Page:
The facts and techniques that we teach are important, but they are also doomed. In 10 or 20 years much of what I teach today will be obsolete. For example, in an introductory computer class taught 20 years ago, I would have spent a great deal of time talking about punched cards. Today that knowledge is useless.
Although facts and techniques are important, they are not the main thrust of a university. What makes a university environment unique is its emphasis on, and bias towards, self-directed learning and research. Teachers try to convey to students the process of scholarship, so that the students can become problem-solvers and researchers themselves.
Research relies on a fundamental concept: the process of questioning. A scholar constantly asks fundamental questions about the facts and techniques that make up his or her discipline. The scholar then answers these questions in unique and original ways. Because of the importance of questions to the research process, one of the things a teacher at a university tries to teach students is how to ask good questions, and how to answer them appropriately.
This makes the process of questioning important in every class taught at a university. Questions are important to the students in a class for two reasons:
Questions are also important to you as a teacher:
For all of these reasons, questions should be actively and constantly encouraged.
There are a number of forces at work to discourage students from asking questions. A good teacher works constantly to overcome these negative forces.
The primary negative pressure against questions is "stupid" pressure. Students tend to feel stupid when asking questions. They especially feel stupid if the teacher answers questions in such a way that it makes them look like a fool in front of their peers. But "stupid" pressure is at work even when you are tutoring a student one-on-one, because nobody wants to admit that they don't know something: this is part of being human.
Many other forces work against questions. Large classes discourage dialog and questions because any intimacy or friendliness between students and teacher is discouraged by the sheer size of the class. Questions are also discouraged by time pressure. You may need to get through a certain amount of material on a given day, and you therefore leave fewer gaps for questions.
Another pressure that frequently discourages questions is the attitude or personality of the teacher. If the teacher insults students who ask questions, or makes them feel foolish, or sends signals that questions waste time (e.g. - negative tone of voice, monosyllabic answers, saying "we don't have time for that question", etc.), then students will not ask questions, and the class will become a monologue.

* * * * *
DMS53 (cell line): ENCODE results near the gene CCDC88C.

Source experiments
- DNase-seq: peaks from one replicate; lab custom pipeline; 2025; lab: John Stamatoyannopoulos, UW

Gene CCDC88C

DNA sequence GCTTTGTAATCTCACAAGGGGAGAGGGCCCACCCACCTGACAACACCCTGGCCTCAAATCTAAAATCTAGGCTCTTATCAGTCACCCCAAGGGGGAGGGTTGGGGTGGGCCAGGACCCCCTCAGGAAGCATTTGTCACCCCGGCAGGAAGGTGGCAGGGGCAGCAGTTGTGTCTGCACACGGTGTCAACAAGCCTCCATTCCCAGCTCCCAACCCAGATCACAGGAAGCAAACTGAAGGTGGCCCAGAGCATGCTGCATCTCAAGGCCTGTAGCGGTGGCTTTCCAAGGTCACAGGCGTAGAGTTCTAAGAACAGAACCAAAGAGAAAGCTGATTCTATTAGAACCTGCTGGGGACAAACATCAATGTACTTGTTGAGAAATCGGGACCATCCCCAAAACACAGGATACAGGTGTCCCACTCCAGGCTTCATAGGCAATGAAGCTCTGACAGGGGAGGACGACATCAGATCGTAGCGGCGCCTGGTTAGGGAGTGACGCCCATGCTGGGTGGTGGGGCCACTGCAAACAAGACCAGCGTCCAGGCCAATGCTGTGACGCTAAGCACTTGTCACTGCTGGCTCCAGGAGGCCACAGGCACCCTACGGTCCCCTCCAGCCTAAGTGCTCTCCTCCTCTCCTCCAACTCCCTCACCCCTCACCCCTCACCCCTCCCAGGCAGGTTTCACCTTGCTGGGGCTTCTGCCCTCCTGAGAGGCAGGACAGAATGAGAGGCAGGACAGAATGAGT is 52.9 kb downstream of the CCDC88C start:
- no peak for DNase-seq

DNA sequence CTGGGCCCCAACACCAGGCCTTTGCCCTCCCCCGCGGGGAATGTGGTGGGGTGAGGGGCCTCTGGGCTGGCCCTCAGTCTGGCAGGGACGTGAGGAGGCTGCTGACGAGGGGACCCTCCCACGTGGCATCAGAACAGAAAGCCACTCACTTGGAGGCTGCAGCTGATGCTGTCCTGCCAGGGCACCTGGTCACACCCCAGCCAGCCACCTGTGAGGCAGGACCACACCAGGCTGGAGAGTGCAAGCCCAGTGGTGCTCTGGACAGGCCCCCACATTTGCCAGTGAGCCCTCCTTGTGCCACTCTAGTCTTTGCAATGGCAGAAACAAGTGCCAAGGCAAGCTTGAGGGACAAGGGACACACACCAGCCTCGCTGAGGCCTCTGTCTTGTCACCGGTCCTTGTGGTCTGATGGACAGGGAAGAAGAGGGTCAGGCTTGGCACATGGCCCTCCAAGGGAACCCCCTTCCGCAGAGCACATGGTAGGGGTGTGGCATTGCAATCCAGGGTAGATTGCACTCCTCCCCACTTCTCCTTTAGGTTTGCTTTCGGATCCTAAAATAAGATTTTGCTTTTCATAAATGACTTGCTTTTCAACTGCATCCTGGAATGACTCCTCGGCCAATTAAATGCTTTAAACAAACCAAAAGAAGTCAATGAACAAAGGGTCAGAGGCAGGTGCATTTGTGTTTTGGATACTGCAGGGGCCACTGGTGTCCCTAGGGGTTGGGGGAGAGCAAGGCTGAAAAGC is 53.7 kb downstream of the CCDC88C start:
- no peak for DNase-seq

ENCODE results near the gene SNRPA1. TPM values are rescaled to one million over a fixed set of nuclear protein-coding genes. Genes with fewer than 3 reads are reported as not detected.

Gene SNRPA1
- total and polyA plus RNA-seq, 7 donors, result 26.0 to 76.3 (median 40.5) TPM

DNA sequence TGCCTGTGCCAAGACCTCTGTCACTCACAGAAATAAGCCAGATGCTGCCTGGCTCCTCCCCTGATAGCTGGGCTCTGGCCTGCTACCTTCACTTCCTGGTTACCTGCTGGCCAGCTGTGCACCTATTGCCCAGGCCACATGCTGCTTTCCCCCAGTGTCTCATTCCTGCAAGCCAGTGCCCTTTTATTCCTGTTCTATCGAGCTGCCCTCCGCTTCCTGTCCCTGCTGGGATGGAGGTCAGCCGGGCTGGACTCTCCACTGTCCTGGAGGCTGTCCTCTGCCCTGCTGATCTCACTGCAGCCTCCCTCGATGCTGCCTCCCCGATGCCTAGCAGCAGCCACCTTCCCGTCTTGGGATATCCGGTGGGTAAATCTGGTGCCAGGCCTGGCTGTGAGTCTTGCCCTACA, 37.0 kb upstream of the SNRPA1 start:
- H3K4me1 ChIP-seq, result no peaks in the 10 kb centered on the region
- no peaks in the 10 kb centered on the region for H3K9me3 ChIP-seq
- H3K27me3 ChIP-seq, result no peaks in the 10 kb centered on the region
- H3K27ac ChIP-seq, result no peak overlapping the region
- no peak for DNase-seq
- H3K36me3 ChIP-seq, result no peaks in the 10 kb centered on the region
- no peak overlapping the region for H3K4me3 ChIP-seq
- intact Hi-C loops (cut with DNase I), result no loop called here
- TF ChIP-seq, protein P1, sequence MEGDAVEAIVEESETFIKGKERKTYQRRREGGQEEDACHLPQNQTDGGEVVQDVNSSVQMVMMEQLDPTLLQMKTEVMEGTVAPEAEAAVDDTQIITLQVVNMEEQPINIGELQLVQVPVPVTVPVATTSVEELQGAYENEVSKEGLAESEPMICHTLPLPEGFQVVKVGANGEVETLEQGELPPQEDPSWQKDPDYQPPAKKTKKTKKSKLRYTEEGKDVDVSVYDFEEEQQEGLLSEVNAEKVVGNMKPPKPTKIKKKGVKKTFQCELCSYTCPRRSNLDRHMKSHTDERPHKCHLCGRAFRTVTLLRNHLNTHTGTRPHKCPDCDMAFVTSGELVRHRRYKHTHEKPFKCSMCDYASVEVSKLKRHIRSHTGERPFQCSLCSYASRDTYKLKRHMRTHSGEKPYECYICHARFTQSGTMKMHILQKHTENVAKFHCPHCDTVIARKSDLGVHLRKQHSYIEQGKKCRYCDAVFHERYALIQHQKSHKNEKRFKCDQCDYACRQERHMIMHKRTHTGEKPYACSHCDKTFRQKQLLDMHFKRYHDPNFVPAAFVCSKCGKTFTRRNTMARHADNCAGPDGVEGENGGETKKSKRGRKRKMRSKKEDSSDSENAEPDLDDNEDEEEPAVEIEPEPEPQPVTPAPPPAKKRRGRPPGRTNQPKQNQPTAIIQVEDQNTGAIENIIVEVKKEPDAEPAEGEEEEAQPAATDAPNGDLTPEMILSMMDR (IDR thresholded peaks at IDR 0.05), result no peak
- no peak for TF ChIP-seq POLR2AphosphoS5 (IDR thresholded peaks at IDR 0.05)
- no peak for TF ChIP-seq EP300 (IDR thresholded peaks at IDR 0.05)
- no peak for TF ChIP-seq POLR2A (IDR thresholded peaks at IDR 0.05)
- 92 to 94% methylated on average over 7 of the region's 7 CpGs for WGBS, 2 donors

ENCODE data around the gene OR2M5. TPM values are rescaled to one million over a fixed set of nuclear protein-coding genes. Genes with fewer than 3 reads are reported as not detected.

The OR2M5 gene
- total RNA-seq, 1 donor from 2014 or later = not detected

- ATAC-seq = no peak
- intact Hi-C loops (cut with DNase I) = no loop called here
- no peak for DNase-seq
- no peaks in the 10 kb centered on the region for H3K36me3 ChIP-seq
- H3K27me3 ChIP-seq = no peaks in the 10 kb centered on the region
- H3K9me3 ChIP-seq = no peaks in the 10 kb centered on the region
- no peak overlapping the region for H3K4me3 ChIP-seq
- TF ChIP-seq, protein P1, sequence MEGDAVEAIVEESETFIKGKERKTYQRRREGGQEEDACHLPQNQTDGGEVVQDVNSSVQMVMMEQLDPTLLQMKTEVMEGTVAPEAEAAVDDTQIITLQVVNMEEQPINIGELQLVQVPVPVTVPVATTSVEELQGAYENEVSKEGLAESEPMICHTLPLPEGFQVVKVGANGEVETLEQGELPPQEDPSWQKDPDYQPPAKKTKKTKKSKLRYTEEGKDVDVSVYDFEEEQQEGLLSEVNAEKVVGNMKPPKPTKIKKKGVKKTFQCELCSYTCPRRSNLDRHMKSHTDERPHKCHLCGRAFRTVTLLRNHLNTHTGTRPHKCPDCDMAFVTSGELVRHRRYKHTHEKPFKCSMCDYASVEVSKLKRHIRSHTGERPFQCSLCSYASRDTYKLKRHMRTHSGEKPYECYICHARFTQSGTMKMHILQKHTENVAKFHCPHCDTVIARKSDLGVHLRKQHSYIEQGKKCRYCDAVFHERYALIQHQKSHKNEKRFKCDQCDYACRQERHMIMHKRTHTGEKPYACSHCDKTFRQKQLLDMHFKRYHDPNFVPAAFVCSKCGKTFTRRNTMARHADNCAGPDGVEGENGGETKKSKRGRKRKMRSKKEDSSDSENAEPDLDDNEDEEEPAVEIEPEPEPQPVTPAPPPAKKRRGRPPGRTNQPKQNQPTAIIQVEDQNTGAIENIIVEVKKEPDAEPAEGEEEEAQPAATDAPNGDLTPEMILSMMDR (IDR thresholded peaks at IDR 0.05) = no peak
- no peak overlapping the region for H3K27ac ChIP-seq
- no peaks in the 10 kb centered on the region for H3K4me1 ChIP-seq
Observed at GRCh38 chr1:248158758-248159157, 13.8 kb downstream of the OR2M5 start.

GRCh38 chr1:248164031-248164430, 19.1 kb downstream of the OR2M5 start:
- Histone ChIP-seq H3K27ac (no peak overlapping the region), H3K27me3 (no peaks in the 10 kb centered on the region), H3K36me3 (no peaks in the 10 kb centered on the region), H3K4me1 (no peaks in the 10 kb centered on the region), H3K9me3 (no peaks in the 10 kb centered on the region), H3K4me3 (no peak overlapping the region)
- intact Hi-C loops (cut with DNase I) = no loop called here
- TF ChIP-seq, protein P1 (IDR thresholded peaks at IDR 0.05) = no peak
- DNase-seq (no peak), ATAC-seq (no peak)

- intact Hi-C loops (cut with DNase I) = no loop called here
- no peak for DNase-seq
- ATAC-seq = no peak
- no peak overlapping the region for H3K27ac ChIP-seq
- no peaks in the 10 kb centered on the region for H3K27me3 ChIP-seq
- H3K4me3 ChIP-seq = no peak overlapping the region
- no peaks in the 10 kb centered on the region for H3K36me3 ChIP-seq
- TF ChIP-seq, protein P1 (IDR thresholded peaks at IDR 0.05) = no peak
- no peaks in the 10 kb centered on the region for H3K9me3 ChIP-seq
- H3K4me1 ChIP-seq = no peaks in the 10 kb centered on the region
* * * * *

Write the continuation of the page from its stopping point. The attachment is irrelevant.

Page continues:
A teacher cannot encourage questions solely by standing at the front of the class and asking, "Are there any questions?" There is so much pressure forcing students NOT to ask questions that it cannot be overcome by this single act.
The only way to encourage questions is to create a complete "question-asking environment" in the classroom. You must encourage questions constantly, using a variety of techniques.
The most important technique that you can use to encourage questions is to always answer questions kindly. Even if you have answered the same question three times already, the fourth answer should be even and friendly, and should include a new example. The student may have been copying something down, or may have been daydreaming. But normally questions occur multiple times because students cannot understand the language you are speaking. I can answer questions all day about "the lost block phenomenon common to poorly designed pointer-based data structures." But until the students understand the vocabulary, all of those answers will be completely meaningless. A student asking a question for the fourth time has just come to understand the vocabulary him/herself, and only then can understand the answer when you give it.
Here are some other ways to promote questions:
A good question-asking environment is a fragile and delicate thing. It must be nurtured every day. Once a good environment is created however, it can make a significant contribution to the quality of your class.